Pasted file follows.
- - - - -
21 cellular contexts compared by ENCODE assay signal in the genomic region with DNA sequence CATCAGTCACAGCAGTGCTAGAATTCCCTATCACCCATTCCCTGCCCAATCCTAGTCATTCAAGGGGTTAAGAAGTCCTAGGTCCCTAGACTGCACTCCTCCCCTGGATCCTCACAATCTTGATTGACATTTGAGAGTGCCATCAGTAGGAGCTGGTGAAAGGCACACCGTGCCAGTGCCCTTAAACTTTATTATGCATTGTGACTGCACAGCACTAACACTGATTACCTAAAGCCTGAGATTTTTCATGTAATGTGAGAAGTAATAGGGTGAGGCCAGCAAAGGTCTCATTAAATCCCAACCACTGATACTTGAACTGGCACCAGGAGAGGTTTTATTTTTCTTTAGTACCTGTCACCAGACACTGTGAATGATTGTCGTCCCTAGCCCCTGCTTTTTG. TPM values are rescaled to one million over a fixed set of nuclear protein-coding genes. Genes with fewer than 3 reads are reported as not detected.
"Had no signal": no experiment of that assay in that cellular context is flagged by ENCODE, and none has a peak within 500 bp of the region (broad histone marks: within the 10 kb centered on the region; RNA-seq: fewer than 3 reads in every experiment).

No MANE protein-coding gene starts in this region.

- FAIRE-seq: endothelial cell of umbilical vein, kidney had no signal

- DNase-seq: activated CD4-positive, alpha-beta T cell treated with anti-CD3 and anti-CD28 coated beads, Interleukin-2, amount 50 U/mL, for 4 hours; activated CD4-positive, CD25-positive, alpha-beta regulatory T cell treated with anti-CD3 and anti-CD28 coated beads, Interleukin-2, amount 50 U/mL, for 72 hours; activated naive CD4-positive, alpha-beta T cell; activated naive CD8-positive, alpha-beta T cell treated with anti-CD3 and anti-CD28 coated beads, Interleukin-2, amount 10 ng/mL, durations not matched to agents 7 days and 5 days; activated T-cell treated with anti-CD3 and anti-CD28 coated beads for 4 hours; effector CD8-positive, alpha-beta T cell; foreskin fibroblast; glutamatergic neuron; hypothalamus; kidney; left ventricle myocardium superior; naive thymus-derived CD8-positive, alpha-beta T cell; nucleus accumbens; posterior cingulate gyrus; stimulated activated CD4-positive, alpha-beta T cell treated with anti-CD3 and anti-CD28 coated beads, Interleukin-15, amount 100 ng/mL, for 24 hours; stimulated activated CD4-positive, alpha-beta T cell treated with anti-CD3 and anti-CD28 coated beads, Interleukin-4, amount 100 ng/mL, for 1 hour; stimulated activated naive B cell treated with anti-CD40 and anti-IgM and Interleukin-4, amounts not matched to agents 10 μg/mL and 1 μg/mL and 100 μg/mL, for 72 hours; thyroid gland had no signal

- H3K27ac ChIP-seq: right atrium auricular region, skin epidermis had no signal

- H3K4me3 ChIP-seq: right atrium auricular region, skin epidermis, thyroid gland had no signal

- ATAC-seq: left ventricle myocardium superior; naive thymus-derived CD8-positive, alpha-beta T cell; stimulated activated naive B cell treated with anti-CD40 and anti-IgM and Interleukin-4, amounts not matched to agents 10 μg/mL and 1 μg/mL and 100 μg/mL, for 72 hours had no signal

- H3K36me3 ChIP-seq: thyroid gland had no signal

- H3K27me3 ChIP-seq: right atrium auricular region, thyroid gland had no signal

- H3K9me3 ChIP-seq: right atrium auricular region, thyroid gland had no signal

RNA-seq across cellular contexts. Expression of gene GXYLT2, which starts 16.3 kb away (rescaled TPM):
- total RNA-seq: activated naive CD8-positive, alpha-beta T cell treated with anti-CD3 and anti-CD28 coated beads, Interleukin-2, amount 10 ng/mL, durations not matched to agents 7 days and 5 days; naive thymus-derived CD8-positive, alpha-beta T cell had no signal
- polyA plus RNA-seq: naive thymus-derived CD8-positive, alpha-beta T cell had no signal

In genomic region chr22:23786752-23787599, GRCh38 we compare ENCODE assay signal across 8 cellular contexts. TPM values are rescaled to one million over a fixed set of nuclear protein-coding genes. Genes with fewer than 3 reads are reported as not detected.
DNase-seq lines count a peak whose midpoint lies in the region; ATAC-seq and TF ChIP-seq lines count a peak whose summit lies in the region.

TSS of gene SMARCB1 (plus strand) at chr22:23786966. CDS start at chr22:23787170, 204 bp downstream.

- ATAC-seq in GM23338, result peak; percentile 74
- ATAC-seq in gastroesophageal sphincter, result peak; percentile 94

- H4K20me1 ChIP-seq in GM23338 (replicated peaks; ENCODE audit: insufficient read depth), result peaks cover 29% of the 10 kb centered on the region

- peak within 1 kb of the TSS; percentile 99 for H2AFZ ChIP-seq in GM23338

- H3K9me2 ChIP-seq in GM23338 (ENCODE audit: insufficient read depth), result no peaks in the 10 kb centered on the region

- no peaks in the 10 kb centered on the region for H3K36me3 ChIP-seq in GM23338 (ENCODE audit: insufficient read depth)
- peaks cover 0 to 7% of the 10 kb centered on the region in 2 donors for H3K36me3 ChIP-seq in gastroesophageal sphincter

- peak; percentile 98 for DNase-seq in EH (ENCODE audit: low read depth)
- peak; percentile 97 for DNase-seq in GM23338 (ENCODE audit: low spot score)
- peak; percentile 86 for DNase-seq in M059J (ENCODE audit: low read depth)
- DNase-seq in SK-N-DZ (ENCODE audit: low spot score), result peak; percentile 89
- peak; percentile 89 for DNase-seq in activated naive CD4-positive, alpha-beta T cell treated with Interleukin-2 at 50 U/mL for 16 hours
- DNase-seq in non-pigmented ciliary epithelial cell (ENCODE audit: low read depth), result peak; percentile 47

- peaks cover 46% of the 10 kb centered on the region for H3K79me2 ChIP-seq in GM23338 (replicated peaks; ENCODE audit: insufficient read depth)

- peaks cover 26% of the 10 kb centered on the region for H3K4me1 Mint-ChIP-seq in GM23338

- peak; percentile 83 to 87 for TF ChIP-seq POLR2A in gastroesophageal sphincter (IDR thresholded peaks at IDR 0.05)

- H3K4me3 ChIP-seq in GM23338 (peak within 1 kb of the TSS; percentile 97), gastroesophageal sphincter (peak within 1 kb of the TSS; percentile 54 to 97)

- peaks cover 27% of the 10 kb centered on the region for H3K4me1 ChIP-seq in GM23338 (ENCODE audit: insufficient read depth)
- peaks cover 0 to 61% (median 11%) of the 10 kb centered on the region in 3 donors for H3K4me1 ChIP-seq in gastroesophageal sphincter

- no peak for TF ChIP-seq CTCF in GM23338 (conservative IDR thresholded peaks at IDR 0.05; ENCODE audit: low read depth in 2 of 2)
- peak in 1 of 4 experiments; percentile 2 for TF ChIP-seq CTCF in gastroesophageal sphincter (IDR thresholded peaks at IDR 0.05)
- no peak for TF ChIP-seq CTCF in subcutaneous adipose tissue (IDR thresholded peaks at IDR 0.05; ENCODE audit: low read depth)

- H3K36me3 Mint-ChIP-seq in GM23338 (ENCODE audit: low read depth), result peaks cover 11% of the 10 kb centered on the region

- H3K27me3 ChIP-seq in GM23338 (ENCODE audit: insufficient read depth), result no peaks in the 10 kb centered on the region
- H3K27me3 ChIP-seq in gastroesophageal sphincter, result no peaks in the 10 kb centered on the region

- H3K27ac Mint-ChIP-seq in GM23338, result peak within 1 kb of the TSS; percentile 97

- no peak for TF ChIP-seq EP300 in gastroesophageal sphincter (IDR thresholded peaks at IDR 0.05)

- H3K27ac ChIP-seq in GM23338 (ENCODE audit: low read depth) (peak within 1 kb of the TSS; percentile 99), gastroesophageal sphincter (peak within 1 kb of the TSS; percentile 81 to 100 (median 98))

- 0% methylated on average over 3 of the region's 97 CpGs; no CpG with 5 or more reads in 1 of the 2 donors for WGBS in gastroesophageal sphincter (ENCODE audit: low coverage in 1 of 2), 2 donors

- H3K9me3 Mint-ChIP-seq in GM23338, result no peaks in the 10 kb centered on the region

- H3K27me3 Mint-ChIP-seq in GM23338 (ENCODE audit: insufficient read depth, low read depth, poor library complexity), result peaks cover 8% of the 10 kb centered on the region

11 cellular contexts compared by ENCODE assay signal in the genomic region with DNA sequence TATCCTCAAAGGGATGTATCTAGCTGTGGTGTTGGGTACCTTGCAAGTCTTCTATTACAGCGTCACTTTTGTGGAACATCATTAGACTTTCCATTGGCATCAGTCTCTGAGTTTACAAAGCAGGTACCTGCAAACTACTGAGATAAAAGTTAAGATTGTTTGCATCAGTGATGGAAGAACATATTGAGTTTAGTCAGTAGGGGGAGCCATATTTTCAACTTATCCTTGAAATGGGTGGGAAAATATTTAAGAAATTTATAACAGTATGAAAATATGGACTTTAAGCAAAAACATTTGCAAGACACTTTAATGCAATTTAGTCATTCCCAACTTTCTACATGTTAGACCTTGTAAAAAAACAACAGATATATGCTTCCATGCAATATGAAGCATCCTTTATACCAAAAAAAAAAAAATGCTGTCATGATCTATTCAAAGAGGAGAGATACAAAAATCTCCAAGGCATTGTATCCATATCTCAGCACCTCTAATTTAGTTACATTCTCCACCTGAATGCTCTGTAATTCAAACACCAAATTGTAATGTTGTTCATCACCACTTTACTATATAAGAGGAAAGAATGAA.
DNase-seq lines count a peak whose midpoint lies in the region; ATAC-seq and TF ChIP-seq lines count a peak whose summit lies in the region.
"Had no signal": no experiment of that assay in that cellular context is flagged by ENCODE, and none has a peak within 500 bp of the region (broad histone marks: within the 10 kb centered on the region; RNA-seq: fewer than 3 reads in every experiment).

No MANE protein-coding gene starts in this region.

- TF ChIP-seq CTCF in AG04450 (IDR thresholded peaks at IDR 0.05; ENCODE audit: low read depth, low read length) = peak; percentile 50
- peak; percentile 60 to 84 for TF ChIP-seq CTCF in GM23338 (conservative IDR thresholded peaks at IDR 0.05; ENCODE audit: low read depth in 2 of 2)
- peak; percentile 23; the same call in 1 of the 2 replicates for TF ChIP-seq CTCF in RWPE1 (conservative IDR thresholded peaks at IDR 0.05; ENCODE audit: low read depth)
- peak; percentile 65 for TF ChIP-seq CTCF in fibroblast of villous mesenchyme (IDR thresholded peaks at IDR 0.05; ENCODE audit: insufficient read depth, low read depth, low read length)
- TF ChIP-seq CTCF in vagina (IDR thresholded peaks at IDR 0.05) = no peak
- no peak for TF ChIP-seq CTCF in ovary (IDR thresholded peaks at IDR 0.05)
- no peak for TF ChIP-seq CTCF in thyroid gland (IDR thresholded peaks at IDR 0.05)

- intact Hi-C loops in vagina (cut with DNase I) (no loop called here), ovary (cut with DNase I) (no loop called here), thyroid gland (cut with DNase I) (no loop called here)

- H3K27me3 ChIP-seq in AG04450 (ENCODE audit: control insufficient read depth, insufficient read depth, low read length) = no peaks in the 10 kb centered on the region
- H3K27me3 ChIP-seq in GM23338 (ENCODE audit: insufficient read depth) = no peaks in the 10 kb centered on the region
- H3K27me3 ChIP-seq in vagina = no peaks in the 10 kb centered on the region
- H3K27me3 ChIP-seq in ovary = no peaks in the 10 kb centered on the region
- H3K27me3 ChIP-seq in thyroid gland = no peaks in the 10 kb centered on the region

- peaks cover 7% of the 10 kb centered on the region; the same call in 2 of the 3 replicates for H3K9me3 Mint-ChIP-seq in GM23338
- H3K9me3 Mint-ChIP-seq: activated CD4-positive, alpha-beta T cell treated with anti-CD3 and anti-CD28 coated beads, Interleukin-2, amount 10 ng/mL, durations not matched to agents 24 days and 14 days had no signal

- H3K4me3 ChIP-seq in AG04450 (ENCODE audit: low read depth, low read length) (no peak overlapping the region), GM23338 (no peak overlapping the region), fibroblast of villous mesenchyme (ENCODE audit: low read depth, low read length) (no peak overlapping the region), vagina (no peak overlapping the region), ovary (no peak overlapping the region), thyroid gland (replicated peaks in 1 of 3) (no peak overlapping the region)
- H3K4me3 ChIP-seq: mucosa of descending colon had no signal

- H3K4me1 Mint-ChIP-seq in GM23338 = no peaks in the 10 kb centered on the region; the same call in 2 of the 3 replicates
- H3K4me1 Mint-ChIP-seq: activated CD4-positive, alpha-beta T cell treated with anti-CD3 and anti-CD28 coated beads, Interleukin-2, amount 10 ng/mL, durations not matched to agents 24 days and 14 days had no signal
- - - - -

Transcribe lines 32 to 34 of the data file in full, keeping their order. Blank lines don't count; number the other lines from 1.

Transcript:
- peaks cover 26% of the 10 kb centered on the region for H3K4me1 Mint-ChIP-seq in GM23338

- peak; percentile 83 to 87 for TF ChIP-seq POLR2A in gastroesophageal sphincter (IDR thresholded peaks at IDR 0.05)

- H3K4me3 ChIP-seq in GM23338 (peak within 1 kb of the TSS; percentile 97), gastroesophageal sphincter (peak within 1 kb of the TSS; percentile 54 to 97)